This is the last bunch of the higher-end shortstops, both present and future. Correa and Russell both carry great potential for batting average and power (with some contribution in steals as well, while they are spry). You know what you’re getting with Andrus and Reyes, as long as you don’t expect Reyes to steal 50 bases again. He’s more of a 20-30 steal guy now. Then there’s Starlin Castro: I could put him anywhere on this list and I’d find some people to agree with me. However, I still believe in his bat despite the brutal 2013 season that saw so many jump off the tire fire he once called a bandwagon. And for all the ups and downs he’s had at the major league level, he’s still only 23 years old.
These guys can all help you in different ways. Cabrera has the speed. Miller has across-the-board value. Hardy has the power. And Simmons surprisingly has the power as well, though he’s a better bet to help you in batting average going forward (he’s unlikely to have an average that low again with a contact rate of about 90 percent). These four players aren’t going to be the studs that carry you to a championship, but they’ll be a big help.
This next group demonstrates two big things: 1) I think Owings takes and runs with the Diamondbacks’ shortstop gig, and 2) as much as I’d love to, I don’t believe in Jed Lowrie’s health. There’s no doubt that he was great in 2013, but banking on another 600-plus plate appearance season when he took only 1,167 trips to the plate in his four prior seasons combined (both in the majors and minors), is something that feels particularly out of reach.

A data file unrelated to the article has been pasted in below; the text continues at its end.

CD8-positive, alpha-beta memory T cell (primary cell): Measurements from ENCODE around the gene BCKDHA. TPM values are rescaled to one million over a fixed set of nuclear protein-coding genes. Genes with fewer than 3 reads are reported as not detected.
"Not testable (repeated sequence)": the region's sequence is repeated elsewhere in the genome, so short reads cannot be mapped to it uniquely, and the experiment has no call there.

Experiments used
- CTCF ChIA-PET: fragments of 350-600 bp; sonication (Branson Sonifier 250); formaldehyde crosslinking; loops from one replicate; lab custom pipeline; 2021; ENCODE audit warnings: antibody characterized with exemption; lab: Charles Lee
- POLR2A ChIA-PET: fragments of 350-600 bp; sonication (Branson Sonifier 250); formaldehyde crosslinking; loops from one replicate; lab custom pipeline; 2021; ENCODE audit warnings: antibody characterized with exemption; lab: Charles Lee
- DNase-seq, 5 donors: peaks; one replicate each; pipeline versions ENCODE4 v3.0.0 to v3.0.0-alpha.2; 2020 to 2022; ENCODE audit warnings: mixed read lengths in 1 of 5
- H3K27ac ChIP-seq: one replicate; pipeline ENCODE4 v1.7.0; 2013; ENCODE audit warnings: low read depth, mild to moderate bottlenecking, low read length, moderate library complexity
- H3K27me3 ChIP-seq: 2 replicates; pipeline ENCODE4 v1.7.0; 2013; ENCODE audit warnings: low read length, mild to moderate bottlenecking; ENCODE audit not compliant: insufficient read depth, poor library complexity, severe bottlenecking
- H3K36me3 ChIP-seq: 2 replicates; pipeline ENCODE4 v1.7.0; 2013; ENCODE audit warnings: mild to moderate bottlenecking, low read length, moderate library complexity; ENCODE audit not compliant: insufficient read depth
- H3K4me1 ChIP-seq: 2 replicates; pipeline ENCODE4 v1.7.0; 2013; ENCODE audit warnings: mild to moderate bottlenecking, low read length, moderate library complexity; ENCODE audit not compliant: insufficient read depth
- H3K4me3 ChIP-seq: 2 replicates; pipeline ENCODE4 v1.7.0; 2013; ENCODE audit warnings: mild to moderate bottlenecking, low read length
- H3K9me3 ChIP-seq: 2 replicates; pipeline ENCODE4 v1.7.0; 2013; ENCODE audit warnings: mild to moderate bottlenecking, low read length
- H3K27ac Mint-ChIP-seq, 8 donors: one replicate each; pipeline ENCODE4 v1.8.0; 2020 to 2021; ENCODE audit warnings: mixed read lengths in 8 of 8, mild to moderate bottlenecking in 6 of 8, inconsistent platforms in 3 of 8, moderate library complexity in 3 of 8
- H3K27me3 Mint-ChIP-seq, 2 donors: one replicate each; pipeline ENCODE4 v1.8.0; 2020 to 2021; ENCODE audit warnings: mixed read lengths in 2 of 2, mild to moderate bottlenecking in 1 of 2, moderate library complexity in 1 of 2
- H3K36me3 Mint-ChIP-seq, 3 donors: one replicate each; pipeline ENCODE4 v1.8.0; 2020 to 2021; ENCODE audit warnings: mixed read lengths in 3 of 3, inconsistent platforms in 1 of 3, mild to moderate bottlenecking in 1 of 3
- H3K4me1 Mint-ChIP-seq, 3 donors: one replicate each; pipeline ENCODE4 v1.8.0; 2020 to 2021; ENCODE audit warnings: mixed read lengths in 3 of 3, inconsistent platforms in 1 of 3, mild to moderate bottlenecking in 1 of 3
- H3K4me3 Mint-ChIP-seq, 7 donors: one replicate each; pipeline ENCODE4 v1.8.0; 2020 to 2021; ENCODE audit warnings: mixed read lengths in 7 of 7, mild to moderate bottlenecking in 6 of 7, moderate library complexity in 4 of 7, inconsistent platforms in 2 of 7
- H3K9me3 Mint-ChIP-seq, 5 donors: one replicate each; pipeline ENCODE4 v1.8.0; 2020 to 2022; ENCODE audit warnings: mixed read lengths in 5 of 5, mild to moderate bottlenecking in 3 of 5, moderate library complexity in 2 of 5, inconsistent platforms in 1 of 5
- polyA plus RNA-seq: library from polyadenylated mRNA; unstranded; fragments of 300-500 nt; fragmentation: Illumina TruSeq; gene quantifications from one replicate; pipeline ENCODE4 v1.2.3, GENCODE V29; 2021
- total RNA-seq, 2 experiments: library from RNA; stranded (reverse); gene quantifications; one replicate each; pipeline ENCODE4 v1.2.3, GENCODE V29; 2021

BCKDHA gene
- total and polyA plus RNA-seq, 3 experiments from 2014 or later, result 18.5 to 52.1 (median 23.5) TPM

My latest fantasy man crush, Anderson has all the tools you want in a prospect. Unfortunately, he also comes with a big risk factor, which is why he’s barely outside the top 20 instead of cracking the top 15. This is aggressive, but Anderson’s potential makes it worth the risk.
These nine players are a healthy combination of major leaguers whom you’re likely looking to improve upon long term and some of the players whom you may look at as long-term solutions for 2016 and beyond. Hanson has defensive questions, but his bat still projects to be above average for fantasy purposes. Crawford and Mondesi are better known for their defensive abilities at this point, but the bats carry a good deal of upside. As you can tell, I’m not a huge believer in Cabrera or Ramirez being much more than middling options at the position. I don’t think we’ll see Alexei steal 30 bases or Asdrubal hit 20 bombs again.
You could do worse than this tier, I guess. Mercer could be good with a full-time job if he builds off his 2013 campaign—though he’s probably still not looking at a ton of playing time in Pittsburgh. Semien might get the playing time in Chicago, but he also may just not do anything with it. Herrera is a guy who some may have thought to be higher on this list given his 2013, but he repeated the level and left-handed hitters have a better time in Asheville than Fiona Gallagher at an orgy.
The bottom of this list is not a pretty sight. If you’re looking for some sleepers for your league, I still believe in the bat of Dorssys Paulino; unfortunately, his glove (or lack thereof), may end up taking him somewhere else on the diamond). You could also do worse than taking chances on Gleyber Torres or Jose Peraza; then again, when the player worse than those guys is Dee Gordon, everything is relative.